If ‘Always be Testing” isn’t a mantra of yours, you could be missing out on customers and valuable feedback. Yet, even if you can’t employ comprehensive usability testing, there are many ways that you optimize your website for success.

Recently, Marketing Experiments, a research lab specializing in optimizing sales and marketing processes, hosted a web clinic called Optimizing Landing Pages: The four key tactics that drove a 189% lift.

Presented by Flint McGlaughlin, Director of MEC LABS Group, basic principles for improving landing page conversion and communicating a site’s value exchange were shared. (The 189% lift refers to a recent MEC LABS experiment in which experimenting with principles they outlined produced a 189% gain.)

What Do You Mean - a Site’s Value Exchange?

As it turns out, each time a user visits a website they have two perceptions: cost and value. By wearing your designer and marketer hats, you need to address both your user’s:

  • Perceived cost of visiting the site: the amount of time needed to figure out intent and goals, and their
  • Perceived value: what they think they are getting from your product, service, company.

It’s your job to reduce the first, while increasing the second.

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Because we have all suffered through sites that make it almost painful to complete a transaction, or make us click through too many pages to learn more about what we want to do, we understand that users usually know how much time they are willing to invest on a website.

As marketers, it’s our responsibility to give users what they want in a manner that is convenient and efficient, even it’s just an illusion.

Reducing Perceived Costs

Depending on your product or service, the process may be complicated. You may need more information from a prospective customer before you can begin to demo a product, for example. Yet, by merely simplifying the layout or changing the language, users may feel more comfortable and not as intimidated.

McGlaughlin shared a few tips for reducing perceived costs:

Eliminate any length or difficulty from whatever process the user needs to complete. Whether it’s a registration or sign up form or an eCommerce form, consider reducing the number of fields required.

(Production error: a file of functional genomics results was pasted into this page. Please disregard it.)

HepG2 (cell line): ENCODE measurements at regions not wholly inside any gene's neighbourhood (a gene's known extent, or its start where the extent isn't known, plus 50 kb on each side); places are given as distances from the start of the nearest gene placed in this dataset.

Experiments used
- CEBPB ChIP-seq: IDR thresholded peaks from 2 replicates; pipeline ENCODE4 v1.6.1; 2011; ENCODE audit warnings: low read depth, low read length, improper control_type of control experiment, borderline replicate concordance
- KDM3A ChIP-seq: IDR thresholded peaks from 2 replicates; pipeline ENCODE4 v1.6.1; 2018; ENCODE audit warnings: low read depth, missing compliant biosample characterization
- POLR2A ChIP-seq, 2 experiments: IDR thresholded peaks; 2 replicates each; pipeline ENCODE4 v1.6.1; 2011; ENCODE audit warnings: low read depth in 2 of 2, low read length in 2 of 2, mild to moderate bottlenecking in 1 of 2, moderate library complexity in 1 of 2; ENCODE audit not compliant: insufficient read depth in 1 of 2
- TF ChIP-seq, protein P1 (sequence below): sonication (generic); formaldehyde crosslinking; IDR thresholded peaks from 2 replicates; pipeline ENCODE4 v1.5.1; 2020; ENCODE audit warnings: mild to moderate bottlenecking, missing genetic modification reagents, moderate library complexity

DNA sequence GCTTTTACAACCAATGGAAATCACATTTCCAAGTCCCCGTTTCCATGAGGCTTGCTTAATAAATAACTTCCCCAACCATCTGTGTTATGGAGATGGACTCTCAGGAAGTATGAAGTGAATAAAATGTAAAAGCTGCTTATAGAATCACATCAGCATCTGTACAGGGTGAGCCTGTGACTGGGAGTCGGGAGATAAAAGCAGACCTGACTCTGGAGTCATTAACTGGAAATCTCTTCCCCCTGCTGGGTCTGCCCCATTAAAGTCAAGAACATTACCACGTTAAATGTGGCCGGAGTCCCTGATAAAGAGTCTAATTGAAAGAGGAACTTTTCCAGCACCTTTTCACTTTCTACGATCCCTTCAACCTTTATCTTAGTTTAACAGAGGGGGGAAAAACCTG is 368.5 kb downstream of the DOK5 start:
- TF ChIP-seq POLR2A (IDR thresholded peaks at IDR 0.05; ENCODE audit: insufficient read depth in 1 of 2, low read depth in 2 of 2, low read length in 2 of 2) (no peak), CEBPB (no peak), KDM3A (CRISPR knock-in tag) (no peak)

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When testing your site and viewing it from a prospective customer’s point of view, continually ask yourself: Where am I? What can I do here? These questions will help you better understand how to layout and design your pages. Users are eager to complete tasks, but in order for them to understand what is expected on them, they have to first understand where they are in the process and why it’s necessary.

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Of course, these types of changes and observations are particularly helping, if you continue to monitor their results or compare them against original layouts. By not taking the time to set benchmarks before making changes, you may not fully understand how your changes have affected the user’s experience.

Increasing Perceived Value

In order to increase the perceived value of your site, per the visitor’s perspective, it’s recommended that you look at your website’s words, their tone and context and read it as your customer would. Be skeptical. Be cynical. Question everything. What you, as a marketer might think is clever language, may appear to be arrogant to the customer.

McGlaughlin encourages that we ask ourselves the following question:

If you had just one sentence to explain why your ideal prospect should purchase from you rather than your competitors, what would it be?

With that in mind, take a look at how long it is currently taking you to say the same thing on your site. McGlaughlin provided a few examples of how he and his team would clean up some of the language that is used.

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Conduct Your Own Experiments

After his presentation, McGlaughlin and his team conducted 40 minutes of live optimization of audience submissions to help drive these lessons home. And while McGlaughlin and his team may not always be available, you have similar resources at your disposal.

Throughout the testing process (which should be on-going) ask others to take a look. Be it those in the market for whatever you are selling or those in your company. Make their time meaningful, by asking them to figure out the task on each page or asking them to go through the process of registering for a demo to gain a better understanding of how long it takes and any errors they may confront.

If you’re not always testing, at least be monitoring and asking questions of your site’s processes. If there is a chance that they could be improved, it’s money wasted if you don’t take the time and effort to optimize.